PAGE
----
Image copyright © by Marcus Trahan

Joe vs. the Volcano


When you win the Oscar for Best Original Screenplay, as John Patrick Shanley did for Moonstruck, you can pretty much write your own ticket for your next film, even if you want to write and direct. Just ask Michael Cimino. He won for The Deer Hunter, and then made Heaven’s Gate. And when your picture is as big a disaster as that one was, it can be quite a few years before anyone wants to make another picture with you.

This movie was not a disaster on that scale, but it was a disappointment at the B.O. It was produced by Steven Spielberg. Shanley didn’t direct another film until Doubt, in 2008. He wrote some things during that long dry stretch, but nothing to amount to anything.

I happen to love this film, but the reaction was mixed. If you can’t take it as a crazy little fable, you won’t care for it. But the opening few minutes are the most amazing depiction of a hell on Earth I think I’ve ever seen. Every element of the place where Joe works is calculated to make him want to go home and slit his wrists. The factory makes the marching proles in Metropolis look like a day at Club Med. They advertise themselves as “The Home of the Rectal Probe.” The office he works in … Oh. My. God. The overhead fixtures sizzle and blink, and the Boss (Dan Hedaya) spends all day on the phone repeating “I’m not arguing that with you. I’m not arguing that with you.” over and over. I wanted to staple his tongue to his feet. If there has ever been a poor dumb slob willing to undertake a quixotic journey just to get the fuck out of there Joe Banks is at the top of the list. When he is told that he is dying of a “brain cloud” by a doctor (played very well by Robert Stack) and then is approached by a manic super-rich man (Lloyd Bridges, also very good) to throw himself into a volcano to appease the Great God of the isle of Waponi Woo, he says, “Okay.”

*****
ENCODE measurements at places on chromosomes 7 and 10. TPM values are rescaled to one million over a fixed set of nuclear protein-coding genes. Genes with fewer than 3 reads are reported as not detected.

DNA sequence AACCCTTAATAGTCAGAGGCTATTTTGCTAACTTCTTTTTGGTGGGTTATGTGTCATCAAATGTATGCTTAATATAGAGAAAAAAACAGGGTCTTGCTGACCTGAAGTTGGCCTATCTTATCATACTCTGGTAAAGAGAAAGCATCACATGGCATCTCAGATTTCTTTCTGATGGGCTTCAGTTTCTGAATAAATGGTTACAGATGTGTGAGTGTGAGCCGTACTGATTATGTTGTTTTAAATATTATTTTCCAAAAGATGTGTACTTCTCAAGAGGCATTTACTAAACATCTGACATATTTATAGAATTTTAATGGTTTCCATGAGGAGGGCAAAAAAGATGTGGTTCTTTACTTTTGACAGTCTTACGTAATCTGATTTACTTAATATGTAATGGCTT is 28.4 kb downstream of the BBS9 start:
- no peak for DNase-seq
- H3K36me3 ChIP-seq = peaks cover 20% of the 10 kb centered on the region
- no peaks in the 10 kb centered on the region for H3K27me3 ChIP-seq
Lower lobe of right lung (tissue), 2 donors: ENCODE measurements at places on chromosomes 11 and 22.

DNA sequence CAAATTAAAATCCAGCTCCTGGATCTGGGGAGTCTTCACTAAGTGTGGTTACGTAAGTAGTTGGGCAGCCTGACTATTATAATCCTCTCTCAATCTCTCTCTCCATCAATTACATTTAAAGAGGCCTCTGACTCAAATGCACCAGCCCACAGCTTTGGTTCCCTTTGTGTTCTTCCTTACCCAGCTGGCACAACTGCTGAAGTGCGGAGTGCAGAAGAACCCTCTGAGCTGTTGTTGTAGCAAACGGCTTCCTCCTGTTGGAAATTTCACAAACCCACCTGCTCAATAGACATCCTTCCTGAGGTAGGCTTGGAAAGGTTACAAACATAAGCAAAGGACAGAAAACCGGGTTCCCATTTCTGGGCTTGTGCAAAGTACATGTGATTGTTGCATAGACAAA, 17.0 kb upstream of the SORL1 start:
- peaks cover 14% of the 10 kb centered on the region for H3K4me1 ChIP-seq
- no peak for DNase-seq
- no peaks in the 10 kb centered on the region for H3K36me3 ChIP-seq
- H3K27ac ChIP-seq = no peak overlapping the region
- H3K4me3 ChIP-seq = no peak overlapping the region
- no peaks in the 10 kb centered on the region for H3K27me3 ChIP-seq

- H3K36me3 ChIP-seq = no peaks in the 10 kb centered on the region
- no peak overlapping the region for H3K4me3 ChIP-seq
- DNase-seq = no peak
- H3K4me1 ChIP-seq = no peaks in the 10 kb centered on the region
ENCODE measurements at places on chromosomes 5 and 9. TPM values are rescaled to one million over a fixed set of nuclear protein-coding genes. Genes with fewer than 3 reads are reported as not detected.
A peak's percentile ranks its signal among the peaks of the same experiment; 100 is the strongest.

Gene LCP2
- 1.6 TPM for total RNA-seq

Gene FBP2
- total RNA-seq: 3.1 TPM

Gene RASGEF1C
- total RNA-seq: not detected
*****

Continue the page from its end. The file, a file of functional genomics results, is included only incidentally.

He goes shopping for clothes and luggage with another wonderful actor, Ossie Davis. He boards the rich man’s yacht with Meg Ryan. (This is one of three parts, all radically different, that she plays to perfection.) The yacht sinks and they wash up on the shores of the island. Then it comes time to jump into the volcano, since the Waponi have failed to produce a hero to do it. The chief there is hilariously played by a deadpan Abe Vigoda. To me, all the casting of this movie is perfect. The screenplay is hilarious. I just love everything about it. But if you can’t handle a volcano spitting out Tom Hanks and Meg Ryan, unharmed … this isn’t the movie for you.